School: ALBUQUERQUE ACADEMY
Area of Science: Zoology
Inbreeding is a problem facing many species of endangered animals today. Inbreeding, or the mating between two closely related individuals, enables recessive, detrimental alleles to be expressed. These rare traits would normally be suppressed when a carrier and non-carrier mate. However, when two closely related individuals mate there is a high probability that they carry similar recessive alleles of certain genes, including detrimental ones. Thus, inbreeding produces offspring that have a high probability of expressing detrimental characteristics that further weaken the population of endangered animals.
We plan to write a program that will determine the effects of a detrimental, recessive allele in a breeding population and determine what number of organisms is needed to make the allele non-harmful.
We will create a program that models a breeding population and introduce any number of genes will a number of alleles. We will track the effect the detrimental alleles have on the population and change the number of initial organisms to determine the minimum number of organisms needed to reduce inbreeding and decrease the presence of a detrimental allele. Mating will be random and the detrimental allele will cause homozygous individuals to exhibit a decrease in fitness (the number of viable offspring left).
Progress to Date:
We have researched various endangered species including captive tigers and wild pandas and spotted owls, and the effects inbreeding has had on them. We have also examined the effects habitat loss has had on the animals and how this has affected the health of the breeding population. Generally, inbreeding reduces reproductive ability, which even further reduces the already limited number of endangered individuals. Reduced habitat isolates one population from another and does not allow closely related individuals to disperse over a large habitat, as they would normally. These factors greatly increase the chance of inbreeding. Captive breeding programs, such as for the Sumatran and Bengal tiger also face problems with inbreeding even though they control which tigers mate. There are a limited number of tigers from other zoos to choose from when breeding tigers and the distance each tiger must travel, the age and health of the animal must also be considered.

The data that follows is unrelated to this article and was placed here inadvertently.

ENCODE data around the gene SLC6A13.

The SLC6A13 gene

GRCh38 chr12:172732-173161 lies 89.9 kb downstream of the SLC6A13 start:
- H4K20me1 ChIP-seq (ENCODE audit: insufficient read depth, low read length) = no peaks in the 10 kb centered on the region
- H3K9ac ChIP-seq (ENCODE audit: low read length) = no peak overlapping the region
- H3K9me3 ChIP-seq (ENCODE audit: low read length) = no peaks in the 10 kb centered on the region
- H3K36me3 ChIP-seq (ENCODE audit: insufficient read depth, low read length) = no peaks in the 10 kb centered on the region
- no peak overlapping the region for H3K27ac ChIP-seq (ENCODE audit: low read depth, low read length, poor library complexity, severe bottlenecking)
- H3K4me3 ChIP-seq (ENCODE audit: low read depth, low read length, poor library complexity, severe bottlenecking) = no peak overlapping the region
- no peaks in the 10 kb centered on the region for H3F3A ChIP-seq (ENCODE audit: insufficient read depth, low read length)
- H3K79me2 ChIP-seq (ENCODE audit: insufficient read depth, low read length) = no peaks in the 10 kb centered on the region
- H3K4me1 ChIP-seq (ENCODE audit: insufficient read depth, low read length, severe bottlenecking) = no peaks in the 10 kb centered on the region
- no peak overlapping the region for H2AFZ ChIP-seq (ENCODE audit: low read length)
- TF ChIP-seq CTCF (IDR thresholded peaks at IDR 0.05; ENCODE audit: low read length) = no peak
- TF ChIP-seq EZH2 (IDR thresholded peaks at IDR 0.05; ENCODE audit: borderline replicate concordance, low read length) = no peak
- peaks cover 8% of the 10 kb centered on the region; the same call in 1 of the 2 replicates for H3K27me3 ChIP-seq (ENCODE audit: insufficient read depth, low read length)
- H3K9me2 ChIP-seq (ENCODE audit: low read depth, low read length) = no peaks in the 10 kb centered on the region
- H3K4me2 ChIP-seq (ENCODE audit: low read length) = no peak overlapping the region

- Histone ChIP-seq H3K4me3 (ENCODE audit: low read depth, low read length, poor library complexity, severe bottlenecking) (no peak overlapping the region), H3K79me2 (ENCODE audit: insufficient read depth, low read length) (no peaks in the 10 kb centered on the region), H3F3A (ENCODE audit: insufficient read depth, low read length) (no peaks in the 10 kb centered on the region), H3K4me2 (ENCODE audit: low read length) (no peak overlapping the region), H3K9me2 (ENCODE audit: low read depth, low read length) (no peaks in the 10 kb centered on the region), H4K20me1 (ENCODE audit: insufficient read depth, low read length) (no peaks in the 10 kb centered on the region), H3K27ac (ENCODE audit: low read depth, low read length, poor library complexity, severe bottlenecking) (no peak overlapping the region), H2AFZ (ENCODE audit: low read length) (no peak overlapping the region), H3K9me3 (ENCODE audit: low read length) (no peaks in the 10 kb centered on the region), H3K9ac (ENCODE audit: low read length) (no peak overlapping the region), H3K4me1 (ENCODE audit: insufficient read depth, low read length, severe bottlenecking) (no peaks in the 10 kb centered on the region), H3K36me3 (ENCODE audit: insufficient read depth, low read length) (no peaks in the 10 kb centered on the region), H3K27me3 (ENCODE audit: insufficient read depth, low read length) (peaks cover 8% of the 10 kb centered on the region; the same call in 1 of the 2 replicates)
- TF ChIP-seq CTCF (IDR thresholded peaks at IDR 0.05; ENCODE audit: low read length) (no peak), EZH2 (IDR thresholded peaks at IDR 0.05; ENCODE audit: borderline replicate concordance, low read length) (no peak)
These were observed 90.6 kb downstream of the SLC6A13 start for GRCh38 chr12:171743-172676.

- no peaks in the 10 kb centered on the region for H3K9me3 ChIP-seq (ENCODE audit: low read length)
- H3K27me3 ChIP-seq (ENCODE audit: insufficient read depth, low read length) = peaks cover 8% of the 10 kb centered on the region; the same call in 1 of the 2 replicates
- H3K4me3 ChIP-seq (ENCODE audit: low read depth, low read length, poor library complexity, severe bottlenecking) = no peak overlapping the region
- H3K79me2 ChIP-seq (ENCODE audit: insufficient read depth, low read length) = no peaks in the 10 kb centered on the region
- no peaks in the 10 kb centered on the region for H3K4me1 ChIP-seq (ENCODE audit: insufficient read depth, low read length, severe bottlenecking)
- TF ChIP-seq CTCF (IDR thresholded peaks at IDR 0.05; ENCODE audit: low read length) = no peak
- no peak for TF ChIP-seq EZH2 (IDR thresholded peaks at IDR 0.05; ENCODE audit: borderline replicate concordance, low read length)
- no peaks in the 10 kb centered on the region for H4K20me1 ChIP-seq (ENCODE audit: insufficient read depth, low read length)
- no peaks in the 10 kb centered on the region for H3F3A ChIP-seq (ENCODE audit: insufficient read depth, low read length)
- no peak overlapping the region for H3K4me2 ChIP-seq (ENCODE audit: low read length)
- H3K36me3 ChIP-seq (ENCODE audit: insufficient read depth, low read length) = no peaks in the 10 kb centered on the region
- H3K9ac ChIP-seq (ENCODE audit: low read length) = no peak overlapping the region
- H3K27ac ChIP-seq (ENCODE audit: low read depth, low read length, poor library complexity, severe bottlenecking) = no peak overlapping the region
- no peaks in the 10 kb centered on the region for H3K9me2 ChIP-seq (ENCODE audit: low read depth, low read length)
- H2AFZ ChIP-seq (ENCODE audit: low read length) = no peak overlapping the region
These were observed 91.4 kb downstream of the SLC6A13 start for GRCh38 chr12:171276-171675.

We have a basic breeding program where male and female organisms mate randomly at a determined number of times per year. Currently, we have added no detrimental characteristics that can be passed on to offspring and to control growth rate, the organisms die at a certain predetermined age. Each organism contains properties such as its age, gender, parents, and unique identification number so that we can keep track of each individual organism. We are able to track mating between individuals and record the id number of the male and female involved, the number, gender, and id numbers of the offspring produced. Also, we can graph the number of individuals in the entire population; currently this graph is near exponential as individuals are dying after they mate more than once and produce offspring.